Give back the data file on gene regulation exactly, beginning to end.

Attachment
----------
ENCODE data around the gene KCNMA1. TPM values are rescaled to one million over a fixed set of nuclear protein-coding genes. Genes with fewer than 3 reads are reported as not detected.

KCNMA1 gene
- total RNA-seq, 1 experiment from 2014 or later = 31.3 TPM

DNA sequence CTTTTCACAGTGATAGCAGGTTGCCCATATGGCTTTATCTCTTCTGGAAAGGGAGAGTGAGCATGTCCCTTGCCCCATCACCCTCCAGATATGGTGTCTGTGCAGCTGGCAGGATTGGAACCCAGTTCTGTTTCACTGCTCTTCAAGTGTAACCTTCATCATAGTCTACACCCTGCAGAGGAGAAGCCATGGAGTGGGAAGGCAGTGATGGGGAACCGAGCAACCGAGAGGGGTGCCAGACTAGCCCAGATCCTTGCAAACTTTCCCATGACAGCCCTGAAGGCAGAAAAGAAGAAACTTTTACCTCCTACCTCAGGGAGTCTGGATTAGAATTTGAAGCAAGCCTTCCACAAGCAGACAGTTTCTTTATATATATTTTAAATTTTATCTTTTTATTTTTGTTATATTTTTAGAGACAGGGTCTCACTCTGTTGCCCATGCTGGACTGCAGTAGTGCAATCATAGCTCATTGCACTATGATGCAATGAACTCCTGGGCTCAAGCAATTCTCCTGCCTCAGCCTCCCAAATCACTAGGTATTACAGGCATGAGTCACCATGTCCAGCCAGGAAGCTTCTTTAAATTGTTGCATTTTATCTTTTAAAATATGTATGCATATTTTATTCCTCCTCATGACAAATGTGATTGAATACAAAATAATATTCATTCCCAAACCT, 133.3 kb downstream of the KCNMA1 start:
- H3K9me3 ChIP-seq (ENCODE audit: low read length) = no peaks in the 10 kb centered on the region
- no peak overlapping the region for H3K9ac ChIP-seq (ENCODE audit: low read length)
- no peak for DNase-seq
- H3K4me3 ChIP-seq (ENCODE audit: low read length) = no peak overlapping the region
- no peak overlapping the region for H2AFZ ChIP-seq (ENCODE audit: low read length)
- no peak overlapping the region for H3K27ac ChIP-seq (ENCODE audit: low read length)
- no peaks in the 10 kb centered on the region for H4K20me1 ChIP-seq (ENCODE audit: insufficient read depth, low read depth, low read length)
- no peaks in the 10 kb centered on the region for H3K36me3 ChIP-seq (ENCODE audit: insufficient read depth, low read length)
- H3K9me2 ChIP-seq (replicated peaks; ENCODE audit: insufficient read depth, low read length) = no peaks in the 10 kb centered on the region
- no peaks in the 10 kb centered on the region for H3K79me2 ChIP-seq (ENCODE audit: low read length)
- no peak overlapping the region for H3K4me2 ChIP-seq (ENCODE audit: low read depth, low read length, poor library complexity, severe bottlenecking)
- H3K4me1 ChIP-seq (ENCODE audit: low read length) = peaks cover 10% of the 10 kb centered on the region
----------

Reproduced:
ENCODE data around the gene KCNMA1. TPM values are rescaled to one million over a fixed set of nuclear protein-coding genes. Genes with fewer than 3 reads are reported as not detected.

KCNMA1 gene
- total RNA-seq, 1 experiment from 2014 or later = 31.3 TPM

DNA sequence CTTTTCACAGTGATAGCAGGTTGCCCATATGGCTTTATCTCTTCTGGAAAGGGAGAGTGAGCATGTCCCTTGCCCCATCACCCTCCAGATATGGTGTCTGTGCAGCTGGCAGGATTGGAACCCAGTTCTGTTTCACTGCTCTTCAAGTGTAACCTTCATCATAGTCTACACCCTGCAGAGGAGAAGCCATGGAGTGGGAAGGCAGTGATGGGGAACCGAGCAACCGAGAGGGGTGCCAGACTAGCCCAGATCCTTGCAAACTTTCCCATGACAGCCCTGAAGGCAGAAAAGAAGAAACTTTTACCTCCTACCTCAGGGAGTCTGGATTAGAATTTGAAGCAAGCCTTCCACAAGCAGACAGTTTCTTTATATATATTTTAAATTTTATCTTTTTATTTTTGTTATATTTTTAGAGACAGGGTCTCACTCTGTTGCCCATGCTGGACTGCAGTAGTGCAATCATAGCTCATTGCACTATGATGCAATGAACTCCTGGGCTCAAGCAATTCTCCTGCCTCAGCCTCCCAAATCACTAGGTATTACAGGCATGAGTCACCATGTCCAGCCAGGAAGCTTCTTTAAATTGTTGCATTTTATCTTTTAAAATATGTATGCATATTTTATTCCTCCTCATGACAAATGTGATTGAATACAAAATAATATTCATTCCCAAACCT, 133.3 kb downstream of the KCNMA1 start:
- H3K9me3 ChIP-seq (ENCODE audit: low read length) = no peaks in the 10 kb centered on the region
- no peak overlapping the region for H3K9ac ChIP-seq (ENCODE audit: low read length)
- no peak for DNase-seq
- H3K4me3 ChIP-seq (ENCODE audit: low read length) = no peak overlapping the region
- no peak overlapping the region for H2AFZ ChIP-seq (ENCODE audit: low read length)
- no peak overlapping the region for H3K27ac ChIP-seq (ENCODE audit: low read length)
- no peaks in the 10 kb centered on the region for H4K20me1 ChIP-seq (ENCODE audit: insufficient read depth, low read depth, low read length)
- no peaks in the 10 kb centered on the region for H3K36me3 ChIP-seq (ENCODE audit: insufficient read depth, low read length)
- H3K9me2 ChIP-seq (replicated peaks; ENCODE audit: insufficient read depth, low read length) = no peaks in the 10 kb centered on the region
- no peaks in the 10 kb centered on the region for H3K79me2 ChIP-seq (ENCODE audit: low read length)
- no peak overlapping the region for H3K4me2 ChIP-seq (ENCODE audit: low read depth, low read length, poor library complexity, severe bottlenecking)
- H3K4me1 ChIP-seq (ENCODE audit: low read length) = peaks cover 10% of the 10 kb centered on the region